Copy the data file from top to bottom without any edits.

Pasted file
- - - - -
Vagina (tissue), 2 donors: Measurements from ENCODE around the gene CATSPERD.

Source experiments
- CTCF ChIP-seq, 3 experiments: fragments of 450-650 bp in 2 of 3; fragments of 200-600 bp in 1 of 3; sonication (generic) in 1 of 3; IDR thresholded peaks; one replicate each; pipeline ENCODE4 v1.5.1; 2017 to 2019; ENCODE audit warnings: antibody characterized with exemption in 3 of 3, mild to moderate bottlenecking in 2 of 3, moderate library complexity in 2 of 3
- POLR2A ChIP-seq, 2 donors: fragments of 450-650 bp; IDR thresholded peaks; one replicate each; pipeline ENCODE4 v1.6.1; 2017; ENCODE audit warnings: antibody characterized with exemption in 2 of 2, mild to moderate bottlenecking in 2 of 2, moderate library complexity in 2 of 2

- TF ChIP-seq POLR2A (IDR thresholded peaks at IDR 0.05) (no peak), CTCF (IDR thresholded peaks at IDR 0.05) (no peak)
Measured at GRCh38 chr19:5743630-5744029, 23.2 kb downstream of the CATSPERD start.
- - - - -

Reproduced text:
Vagina (tissue), 2 donors: Measurements from ENCODE around the gene CATSPERD.

Source experiments
- CTCF ChIP-seq, 3 experiments: fragments of 450-650 bp in 2 of 3; fragments of 200-600 bp in 1 of 3; sonication (generic) in 1 of 3; IDR thresholded peaks; one replicate each; pipeline ENCODE4 v1.5.1; 2017 to 2019; ENCODE audit warnings: antibody characterized with exemption in 3 of 3, mild to moderate bottlenecking in 2 of 3, moderate library complexity in 2 of 3
- POLR2A ChIP-seq, 2 donors: fragments of 450-650 bp; IDR thresholded peaks; one replicate each; pipeline ENCODE4 v1.6.1; 2017; ENCODE audit warnings: antibody characterized with exemption in 2 of 2, mild to moderate bottlenecking in 2 of 2, moderate library complexity in 2 of 2

- TF ChIP-seq POLR2A (IDR thresholded peaks at IDR 0.05) (no peak), CTCF (IDR thresholded peaks at IDR 0.05) (no peak)
Measured at GRCh38 chr19:5743630-5744029, 23.2 kb downstream of the CATSPERD start.